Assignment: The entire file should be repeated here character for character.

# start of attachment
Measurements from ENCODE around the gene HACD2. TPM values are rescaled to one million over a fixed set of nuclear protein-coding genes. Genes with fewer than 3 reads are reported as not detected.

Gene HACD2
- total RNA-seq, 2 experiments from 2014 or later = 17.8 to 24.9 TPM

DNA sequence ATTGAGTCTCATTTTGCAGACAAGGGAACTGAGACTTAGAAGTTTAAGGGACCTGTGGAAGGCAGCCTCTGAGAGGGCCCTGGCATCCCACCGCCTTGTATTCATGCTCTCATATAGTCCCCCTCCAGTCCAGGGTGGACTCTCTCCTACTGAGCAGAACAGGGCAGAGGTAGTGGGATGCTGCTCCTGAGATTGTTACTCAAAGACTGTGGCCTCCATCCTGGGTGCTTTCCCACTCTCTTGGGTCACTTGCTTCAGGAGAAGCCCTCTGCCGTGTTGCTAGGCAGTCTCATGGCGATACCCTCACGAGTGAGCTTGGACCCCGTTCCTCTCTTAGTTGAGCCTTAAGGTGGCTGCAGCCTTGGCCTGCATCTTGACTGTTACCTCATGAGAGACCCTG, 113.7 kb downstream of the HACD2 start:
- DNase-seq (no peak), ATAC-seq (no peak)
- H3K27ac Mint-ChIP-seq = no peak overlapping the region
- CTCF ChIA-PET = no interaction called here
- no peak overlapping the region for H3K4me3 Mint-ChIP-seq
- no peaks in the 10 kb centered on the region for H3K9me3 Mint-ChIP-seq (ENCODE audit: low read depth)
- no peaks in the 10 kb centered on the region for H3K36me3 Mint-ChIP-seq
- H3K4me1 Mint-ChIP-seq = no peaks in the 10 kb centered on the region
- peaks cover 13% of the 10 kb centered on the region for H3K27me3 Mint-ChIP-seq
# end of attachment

Measurements from ENCODE around the gene HACD2. TPM values are rescaled to one million over a fixed set of nuclear protein-coding genes. Genes with fewer than 3 reads are reported as not detected.

Gene HACD2
- total RNA-seq, 2 experiments from 2014 or later = 17.8 to 24.9 TPM

DNA sequence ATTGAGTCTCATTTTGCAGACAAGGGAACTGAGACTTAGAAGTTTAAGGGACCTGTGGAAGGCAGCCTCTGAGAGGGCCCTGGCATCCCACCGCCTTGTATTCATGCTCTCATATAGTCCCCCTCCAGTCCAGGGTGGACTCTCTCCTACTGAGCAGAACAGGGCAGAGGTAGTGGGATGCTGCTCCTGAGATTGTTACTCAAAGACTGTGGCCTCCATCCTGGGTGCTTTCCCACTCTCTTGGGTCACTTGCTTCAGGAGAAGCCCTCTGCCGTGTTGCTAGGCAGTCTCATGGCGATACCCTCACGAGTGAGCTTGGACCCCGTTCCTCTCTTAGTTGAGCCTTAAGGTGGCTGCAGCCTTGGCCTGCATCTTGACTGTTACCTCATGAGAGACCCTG, 113.7 kb downstream of the HACD2 start:
- DNase-seq (no peak), ATAC-seq (no peak)
- H3K27ac Mint-ChIP-seq = no peak overlapping the region
- CTCF ChIA-PET = no interaction called here
- no peak overlapping the region for H3K4me3 Mint-ChIP-seq
- no peaks in the 10 kb centered on the region for H3K9me3 Mint-ChIP-seq (ENCODE audit: low read depth)
- no peaks in the 10 kb centered on the region for H3K36me3 Mint-ChIP-seq
- H3K4me1 Mint-ChIP-seq = no peaks in the 10 kb centered on the region
- peaks cover 13% of the 10 kb centered on the region for H3K27me3 Mint-ChIP-seq